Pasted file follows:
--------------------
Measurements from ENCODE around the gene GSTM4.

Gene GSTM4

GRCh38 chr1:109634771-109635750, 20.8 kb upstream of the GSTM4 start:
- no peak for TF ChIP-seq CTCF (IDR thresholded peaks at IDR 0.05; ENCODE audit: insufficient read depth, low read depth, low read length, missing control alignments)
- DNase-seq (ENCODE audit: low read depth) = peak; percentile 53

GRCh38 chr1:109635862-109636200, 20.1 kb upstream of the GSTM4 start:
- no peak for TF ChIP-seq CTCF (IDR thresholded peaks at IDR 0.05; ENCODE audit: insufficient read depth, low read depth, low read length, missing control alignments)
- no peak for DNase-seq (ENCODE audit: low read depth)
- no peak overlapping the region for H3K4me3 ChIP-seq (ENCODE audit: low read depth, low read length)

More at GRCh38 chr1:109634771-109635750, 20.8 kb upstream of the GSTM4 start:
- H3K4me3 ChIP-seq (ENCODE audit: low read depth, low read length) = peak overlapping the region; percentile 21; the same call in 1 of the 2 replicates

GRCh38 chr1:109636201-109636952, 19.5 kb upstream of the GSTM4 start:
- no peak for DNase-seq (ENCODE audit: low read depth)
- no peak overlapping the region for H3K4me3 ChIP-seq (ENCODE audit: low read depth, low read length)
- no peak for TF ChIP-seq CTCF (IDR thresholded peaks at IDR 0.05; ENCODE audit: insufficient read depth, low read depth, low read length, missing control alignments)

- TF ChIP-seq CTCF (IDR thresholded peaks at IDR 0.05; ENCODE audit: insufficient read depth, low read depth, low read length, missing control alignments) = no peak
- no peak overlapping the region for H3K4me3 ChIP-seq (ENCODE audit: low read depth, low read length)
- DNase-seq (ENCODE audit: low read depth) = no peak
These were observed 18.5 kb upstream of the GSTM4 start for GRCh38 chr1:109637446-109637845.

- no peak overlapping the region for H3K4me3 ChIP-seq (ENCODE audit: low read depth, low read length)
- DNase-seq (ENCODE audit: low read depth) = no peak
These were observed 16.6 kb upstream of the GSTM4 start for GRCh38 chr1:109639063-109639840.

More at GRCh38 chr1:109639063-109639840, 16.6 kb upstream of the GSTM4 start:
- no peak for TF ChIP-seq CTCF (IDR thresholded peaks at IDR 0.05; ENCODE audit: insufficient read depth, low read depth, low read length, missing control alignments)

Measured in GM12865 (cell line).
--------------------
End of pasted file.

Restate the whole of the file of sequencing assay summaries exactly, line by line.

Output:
Measurements from ENCODE around the gene GSTM4.

Gene GSTM4

GRCh38 chr1:109634771-109635750, 20.8 kb upstream of the GSTM4 start:
- no peak for TF ChIP-seq CTCF (IDR thresholded peaks at IDR 0.05; ENCODE audit: insufficient read depth, low read depth, low read length, missing control alignments)
- DNase-seq (ENCODE audit: low read depth) = peak; percentile 53

GRCh38 chr1:109635862-109636200, 20.1 kb upstream of the GSTM4 start:
- no peak for TF ChIP-seq CTCF (IDR thresholded peaks at IDR 0.05; ENCODE audit: insufficient read depth, low read depth, low read length, missing control alignments)
- no peak for DNase-seq (ENCODE audit: low read depth)
- no peak overlapping the region for H3K4me3 ChIP-seq (ENCODE audit: low read depth, low read length)

More at GRCh38 chr1:109634771-109635750, 20.8 kb upstream of the GSTM4 start:
- H3K4me3 ChIP-seq (ENCODE audit: low read depth, low read length) = peak overlapping the region; percentile 21; the same call in 1 of the 2 replicates

GRCh38 chr1:109636201-109636952, 19.5 kb upstream of the GSTM4 start:
- no peak for DNase-seq (ENCODE audit: low read depth)
- no peak overlapping the region for H3K4me3 ChIP-seq (ENCODE audit: low read depth, low read length)
- no peak for TF ChIP-seq CTCF (IDR thresholded peaks at IDR 0.05; ENCODE audit: insufficient read depth, low read depth, low read length, missing control alignments)

- TF ChIP-seq CTCF (IDR thresholded peaks at IDR 0.05; ENCODE audit: insufficient read depth, low read depth, low read length, missing control alignments) = no peak
- no peak overlapping the region for H3K4me3 ChIP-seq (ENCODE audit: low read depth, low read length)
- DNase-seq (ENCODE audit: low read depth) = no peak
These were observed 18.5 kb upstream of the GSTM4 start for GRCh38 chr1:109637446-109637845.

- no peak overlapping the region for H3K4me3 ChIP-seq (ENCODE audit: low read depth, low read length)
- DNase-seq (ENCODE audit: low read depth) = no peak
These were observed 16.6 kb upstream of the GSTM4 start for GRCh38 chr1:109639063-109639840.

More at GRCh38 chr1:109639063-109639840, 16.6 kb upstream of the GSTM4 start:
- no peak for TF ChIP-seq CTCF (IDR thresholded peaks at IDR 0.05; ENCODE audit: insufficient read depth, low read depth, low read length, missing control alignments)

Measured in GM12865 (cell line).